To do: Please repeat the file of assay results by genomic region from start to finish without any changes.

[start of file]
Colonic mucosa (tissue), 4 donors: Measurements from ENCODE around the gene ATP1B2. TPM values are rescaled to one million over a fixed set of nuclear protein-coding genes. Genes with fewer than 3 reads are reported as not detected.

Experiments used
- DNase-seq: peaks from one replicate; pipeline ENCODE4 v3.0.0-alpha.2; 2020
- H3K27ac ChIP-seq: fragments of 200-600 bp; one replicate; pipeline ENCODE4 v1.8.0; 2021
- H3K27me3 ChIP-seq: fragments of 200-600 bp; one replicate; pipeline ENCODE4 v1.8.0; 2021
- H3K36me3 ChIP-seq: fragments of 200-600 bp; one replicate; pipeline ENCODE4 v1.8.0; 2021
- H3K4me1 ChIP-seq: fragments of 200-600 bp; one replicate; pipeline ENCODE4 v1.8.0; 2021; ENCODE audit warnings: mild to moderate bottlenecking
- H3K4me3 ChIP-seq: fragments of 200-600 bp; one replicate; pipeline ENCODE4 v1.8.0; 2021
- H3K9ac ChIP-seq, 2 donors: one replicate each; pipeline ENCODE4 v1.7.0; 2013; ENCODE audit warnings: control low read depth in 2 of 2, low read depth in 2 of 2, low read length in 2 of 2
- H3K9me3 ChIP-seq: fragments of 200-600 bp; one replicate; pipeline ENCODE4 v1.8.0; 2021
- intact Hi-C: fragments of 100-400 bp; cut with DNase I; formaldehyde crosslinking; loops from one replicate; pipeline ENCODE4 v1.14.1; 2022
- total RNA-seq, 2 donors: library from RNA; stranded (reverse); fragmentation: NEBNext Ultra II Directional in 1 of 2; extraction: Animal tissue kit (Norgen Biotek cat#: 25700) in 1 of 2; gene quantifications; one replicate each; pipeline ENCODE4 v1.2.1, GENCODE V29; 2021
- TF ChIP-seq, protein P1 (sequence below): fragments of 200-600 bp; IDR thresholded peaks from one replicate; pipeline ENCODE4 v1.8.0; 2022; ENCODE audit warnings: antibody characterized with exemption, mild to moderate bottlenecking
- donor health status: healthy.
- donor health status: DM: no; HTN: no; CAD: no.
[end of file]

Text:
Colonic mucosa (tissue), 4 donors: Measurements from ENCODE around the gene ATP1B2. TPM values are rescaled to one million over a fixed set of nuclear protein-coding genes. Genes with fewer than 3 reads are reported as not detected.

Experiments used
- DNase-seq: peaks from one replicate; pipeline ENCODE4 v3.0.0-alpha.2; 2020
- H3K27ac ChIP-seq: fragments of 200-600 bp; one replicate; pipeline ENCODE4 v1.8.0; 2021
- H3K27me3 ChIP-seq: fragments of 200-600 bp; one replicate; pipeline ENCODE4 v1.8.0; 2021
- H3K36me3 ChIP-seq: fragments of 200-600 bp; one replicate; pipeline ENCODE4 v1.8.0; 2021
- H3K4me1 ChIP-seq: fragments of 200-600 bp; one replicate; pipeline ENCODE4 v1.8.0; 2021; ENCODE audit warnings: mild to moderate bottlenecking
- H3K4me3 ChIP-seq: fragments of 200-600 bp; one replicate; pipeline ENCODE4 v1.8.0; 2021
- H3K9ac ChIP-seq, 2 donors: one replicate each; pipeline ENCODE4 v1.7.0; 2013; ENCODE audit warnings: control low read depth in 2 of 2, low read depth in 2 of 2, low read length in 2 of 2
- H3K9me3 ChIP-seq: fragments of 200-600 bp; one replicate; pipeline ENCODE4 v1.8.0; 2021
- intact Hi-C: fragments of 100-400 bp; cut with DNase I; formaldehyde crosslinking; loops from one replicate; pipeline ENCODE4 v1.14.1; 2022
- total RNA-seq, 2 donors: library from RNA; stranded (reverse); fragmentation: NEBNext Ultra II Directional in 1 of 2; extraction: Animal tissue kit (Norgen Biotek cat#: 25700) in 1 of 2; gene quantifications; one replicate each; pipeline ENCODE4 v1.2.1, GENCODE V29; 2021
- TF ChIP-seq, protein P1 (sequence below): fragments of 200-600 bp; IDR thresholded peaks from one replicate; pipeline ENCODE4 v1.8.0; 2022; ENCODE audit warnings: antibody characterized with exemption, mild to moderate bottlenecking
- donor health status: healthy.
- donor health status: DM: no; HTN: no; CAD: no.